Stop Fighting the Last War & Win the Next One!

I recently cruised down the Rhine River from Switzerland to Holland, and I got to visit Ehrenbreitstein.

That’s the largest fortress in Europe. It’s set on a hill overlooking where the Moselle and Rhine Rivers meet. And it’s a great example of fighting the last war, which is exactly what the Biden administration is doing with gasoline prices right now.

I'll get back to that in second, though.

Ehrenbreitstein looms 400 feet above the left bank of the Rhine. Located on the site of a previously destroyed fort, Ehrenbreitstein was built because Napoleon Bonaparte burned nearly all the German castles along the Rhine as he rampaged through Europe. Despite Napoleon’s eventual defeat, the Germans were determined to build a fortress that Napoleon couldn’t conquer.

 

So, the Prussian general in charge of construction surveyed the castles and forts Napoleon destroyed. He found that, of the ones that survived, the best incorporated Roman arches in their construction. The Germans decided the arch was the key to success, so they were used everywhere in Ehrenbreitstein.

In the picture below, you can see me standing in front of a wall in Ehrenbreitstein. And that wall’s design is all arches.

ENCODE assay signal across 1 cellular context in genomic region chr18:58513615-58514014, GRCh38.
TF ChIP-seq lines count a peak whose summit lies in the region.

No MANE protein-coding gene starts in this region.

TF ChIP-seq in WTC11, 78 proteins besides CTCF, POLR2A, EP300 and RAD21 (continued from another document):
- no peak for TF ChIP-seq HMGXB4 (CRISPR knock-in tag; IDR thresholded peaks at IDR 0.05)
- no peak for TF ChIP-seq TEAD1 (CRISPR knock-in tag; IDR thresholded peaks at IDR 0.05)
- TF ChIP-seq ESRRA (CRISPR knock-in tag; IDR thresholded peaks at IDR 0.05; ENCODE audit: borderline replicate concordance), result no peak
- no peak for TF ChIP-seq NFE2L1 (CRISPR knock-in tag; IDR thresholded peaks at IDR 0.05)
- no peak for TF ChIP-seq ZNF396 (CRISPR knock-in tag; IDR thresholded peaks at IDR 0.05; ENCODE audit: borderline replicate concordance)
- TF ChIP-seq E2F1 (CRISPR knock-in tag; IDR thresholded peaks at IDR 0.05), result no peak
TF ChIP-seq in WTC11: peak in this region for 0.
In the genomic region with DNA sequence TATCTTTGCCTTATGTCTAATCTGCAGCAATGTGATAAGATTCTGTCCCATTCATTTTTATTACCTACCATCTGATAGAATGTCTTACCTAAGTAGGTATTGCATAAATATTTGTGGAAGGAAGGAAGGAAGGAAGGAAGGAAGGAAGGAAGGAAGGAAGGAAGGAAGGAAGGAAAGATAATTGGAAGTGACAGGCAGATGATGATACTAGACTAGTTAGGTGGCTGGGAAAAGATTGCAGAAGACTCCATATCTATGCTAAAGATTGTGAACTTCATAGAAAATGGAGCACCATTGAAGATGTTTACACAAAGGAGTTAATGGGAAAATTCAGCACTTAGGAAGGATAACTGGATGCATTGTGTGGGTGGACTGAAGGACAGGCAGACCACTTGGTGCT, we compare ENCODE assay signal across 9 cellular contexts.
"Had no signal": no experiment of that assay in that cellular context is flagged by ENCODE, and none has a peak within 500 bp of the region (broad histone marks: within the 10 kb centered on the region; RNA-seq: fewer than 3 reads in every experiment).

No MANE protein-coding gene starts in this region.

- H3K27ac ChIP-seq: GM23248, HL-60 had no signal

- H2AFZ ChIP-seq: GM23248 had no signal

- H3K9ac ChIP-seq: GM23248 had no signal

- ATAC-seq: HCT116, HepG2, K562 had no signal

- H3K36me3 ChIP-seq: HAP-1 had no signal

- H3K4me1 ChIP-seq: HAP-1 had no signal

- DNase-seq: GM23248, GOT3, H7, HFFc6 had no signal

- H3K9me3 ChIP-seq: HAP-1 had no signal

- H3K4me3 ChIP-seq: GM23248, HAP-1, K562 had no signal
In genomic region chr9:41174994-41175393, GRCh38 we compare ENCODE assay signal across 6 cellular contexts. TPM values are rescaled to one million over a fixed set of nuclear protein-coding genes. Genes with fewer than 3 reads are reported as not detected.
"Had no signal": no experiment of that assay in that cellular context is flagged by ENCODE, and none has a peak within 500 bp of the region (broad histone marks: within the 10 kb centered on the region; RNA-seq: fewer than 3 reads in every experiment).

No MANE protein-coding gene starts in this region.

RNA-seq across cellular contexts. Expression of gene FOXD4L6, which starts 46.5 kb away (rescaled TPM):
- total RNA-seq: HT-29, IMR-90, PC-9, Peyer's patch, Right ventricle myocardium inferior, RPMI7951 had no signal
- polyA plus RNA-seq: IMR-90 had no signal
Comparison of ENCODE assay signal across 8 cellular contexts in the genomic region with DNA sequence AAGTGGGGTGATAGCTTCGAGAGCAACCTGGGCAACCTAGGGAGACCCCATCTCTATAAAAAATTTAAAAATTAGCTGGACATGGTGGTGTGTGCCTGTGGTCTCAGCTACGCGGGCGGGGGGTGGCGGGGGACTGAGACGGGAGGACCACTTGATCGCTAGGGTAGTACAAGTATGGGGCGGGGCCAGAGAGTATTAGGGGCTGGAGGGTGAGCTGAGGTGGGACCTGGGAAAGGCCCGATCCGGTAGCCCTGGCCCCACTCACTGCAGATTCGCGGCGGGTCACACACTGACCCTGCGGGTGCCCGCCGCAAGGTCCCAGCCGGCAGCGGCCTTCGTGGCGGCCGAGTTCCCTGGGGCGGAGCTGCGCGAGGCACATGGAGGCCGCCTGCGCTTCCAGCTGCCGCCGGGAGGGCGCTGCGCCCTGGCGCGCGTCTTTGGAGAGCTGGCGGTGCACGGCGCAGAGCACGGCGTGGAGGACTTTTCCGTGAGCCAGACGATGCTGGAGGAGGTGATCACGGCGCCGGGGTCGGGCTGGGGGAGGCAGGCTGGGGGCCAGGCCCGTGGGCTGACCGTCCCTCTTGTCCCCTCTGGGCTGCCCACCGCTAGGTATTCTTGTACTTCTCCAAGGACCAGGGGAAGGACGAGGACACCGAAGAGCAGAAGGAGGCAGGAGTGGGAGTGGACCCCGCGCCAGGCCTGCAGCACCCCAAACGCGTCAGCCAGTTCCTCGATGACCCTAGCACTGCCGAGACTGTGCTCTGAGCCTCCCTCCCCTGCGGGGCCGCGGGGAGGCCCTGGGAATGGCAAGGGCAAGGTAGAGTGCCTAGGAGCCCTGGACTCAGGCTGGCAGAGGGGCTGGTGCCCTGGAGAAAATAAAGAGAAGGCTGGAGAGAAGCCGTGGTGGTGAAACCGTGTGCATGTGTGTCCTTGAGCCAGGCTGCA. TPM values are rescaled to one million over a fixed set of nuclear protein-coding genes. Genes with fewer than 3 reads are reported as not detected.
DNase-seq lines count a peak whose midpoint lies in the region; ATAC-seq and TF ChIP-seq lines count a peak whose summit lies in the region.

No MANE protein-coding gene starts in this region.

Still smarting from Napoleon’s spanking, the Germans made lots of other innovations. The hundred yards directly in front of the castle’s outer walls were leveled flat and planted with brambles to slow down infantry and make it easier to shoot them.

At the time, the most devastating attacks on fortifications were carried out through tunnels. So, the Germans dug their own tunnels ahead of time, filled with explosives, so they could blow up the French underground.

There are no blind spots in Ehrenbreitstein. Every angle is sharp, every entryway bracketed by sniper slots and murder holes galore for pouring hot lead down on the enemy.

I could go on, but you get the picture. The Germans made Ehrenbreitstein impenetrable, as if to say, “We double-dog dare you to attack, you French marauders.”

History shows the French never invaded along that portion of the Rhine again. Ehrenbreitstein sat unmolested through two World Wars. It’s a museum now — an ode to wasted effort.

I have to wonder what Germany could’ve done with the money if it hadn’t built Ehrenbreitstein.

Speaking of Wasted Effort

That brings me to President Joe Biden and his plan for a gasoline tax holiday. It’s a terrible idea and, yes, a waste of effort.

For one thing, it won’t save Americans that much money.

The average savings has been estimated to be $23.85 per driver over a three-month period. On the downside, a gas tax holiday will cut money that’s used to repair roads and bridges.

But Biden’s under pressure to do something about sky-high gas prices, and his options are very limited. It’s not like the Republicans have brought any good ideas to the table, either.

Here’s the thing: A gasoline tax holiday is fighting the last war because gasoline prices are already going down. Here’s a chart from GasBuddy.com: